One of the niggling insecurities that I remember having in university was the vague feeling that not only was everyone working harder than me and getting better grades than me, but they were also probably having more fun and more sex too. Turns out I was wrong – people were working harder then me but they were getting the same grades and I was having more fun and sex.
But, in this day and age, one must never let a good insecurity go to waste. You see, if you play on people’s insecurities, you can attract attention that you wouldn’t otherwise deserve, and get yourself published in the New York Times. The article in question describes, in lurid detail, the sexual hookups of a number of female university students at University of Pennsylvania. The moral of the story: young women are hooking up more than ever, but it’s not a good thing. The culprit? A new thing called “hookup culture”.
The problem is, “hookup culture”, at least as the New York Times describes it, doesn’t really exist:
A new study, which Mr. Monto will present here today at the American Sociological Association conference, challenges that picture. The paper finds “no evidence of substantial changes in sexual behavior that would support the proposition that there is a new or pervasive ‘hookup culture’ among contemporary college students.”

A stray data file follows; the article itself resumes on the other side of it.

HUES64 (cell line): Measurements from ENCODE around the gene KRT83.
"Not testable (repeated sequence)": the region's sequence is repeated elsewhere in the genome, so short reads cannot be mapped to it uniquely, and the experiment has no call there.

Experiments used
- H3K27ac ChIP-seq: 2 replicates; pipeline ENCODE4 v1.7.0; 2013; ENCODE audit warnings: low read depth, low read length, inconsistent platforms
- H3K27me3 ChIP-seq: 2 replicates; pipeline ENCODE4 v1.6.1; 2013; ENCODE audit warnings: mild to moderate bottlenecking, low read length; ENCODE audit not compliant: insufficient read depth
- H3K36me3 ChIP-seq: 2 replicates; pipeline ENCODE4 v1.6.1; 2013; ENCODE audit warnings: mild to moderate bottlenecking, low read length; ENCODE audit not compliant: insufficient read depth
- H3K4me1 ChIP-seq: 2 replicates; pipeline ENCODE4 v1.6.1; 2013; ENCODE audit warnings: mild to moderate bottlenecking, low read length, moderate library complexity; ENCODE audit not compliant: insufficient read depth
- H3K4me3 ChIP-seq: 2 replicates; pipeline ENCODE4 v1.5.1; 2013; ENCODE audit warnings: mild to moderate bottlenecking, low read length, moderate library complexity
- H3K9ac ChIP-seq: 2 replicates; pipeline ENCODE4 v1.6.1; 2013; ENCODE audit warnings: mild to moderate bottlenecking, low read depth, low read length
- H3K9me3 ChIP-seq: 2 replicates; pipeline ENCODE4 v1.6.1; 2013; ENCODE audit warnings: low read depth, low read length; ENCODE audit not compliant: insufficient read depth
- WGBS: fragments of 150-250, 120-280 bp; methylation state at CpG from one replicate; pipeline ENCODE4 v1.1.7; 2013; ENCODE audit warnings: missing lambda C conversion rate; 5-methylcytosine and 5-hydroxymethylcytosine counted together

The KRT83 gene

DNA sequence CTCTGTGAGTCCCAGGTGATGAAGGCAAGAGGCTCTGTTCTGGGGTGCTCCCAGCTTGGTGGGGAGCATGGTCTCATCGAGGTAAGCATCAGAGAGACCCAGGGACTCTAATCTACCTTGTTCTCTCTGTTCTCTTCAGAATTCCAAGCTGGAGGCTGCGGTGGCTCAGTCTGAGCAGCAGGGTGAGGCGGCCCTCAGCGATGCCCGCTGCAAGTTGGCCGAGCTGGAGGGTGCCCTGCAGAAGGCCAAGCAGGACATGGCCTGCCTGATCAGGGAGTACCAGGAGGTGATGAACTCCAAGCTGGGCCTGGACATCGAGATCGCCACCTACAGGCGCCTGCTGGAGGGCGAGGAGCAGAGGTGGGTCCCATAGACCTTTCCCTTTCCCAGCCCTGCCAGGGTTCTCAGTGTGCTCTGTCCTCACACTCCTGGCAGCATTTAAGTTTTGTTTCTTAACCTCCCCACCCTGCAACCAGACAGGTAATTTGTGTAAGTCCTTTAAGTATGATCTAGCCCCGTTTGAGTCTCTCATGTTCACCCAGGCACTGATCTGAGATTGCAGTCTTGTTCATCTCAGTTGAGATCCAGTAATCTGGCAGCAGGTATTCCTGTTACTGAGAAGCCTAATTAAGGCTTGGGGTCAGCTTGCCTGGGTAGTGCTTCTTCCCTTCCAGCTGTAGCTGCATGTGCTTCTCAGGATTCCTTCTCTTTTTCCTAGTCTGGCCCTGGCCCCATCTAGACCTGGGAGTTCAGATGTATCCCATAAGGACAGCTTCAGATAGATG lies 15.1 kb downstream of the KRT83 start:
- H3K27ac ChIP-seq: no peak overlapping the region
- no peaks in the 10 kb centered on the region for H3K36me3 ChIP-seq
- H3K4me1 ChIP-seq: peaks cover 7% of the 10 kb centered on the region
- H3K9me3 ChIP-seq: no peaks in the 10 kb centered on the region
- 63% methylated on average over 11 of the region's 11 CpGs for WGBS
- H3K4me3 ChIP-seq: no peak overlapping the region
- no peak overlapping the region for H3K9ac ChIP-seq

By comparing national survey data on two waves of young adults who had completed at least one year of college—the first wave from 1988 to 1996, and the second from 2002 to 2010—Mr. Monto found that today’s young people are not having sex more often or with more partners. They do not report having sex with more people over the past year than earlier students did. And they were substantially less likely to have sex once or more a week.
“In many generations, there’s a sense that sexual behavior is changing or becoming more liberal, or we’re in some brave new era,” Mr. Monto, a top expert on the customers of street prostitutes, says in an interview. “I was a little skeptical about that myself. Because I was alive during the ’80s, and it doesn’t seem all that different.”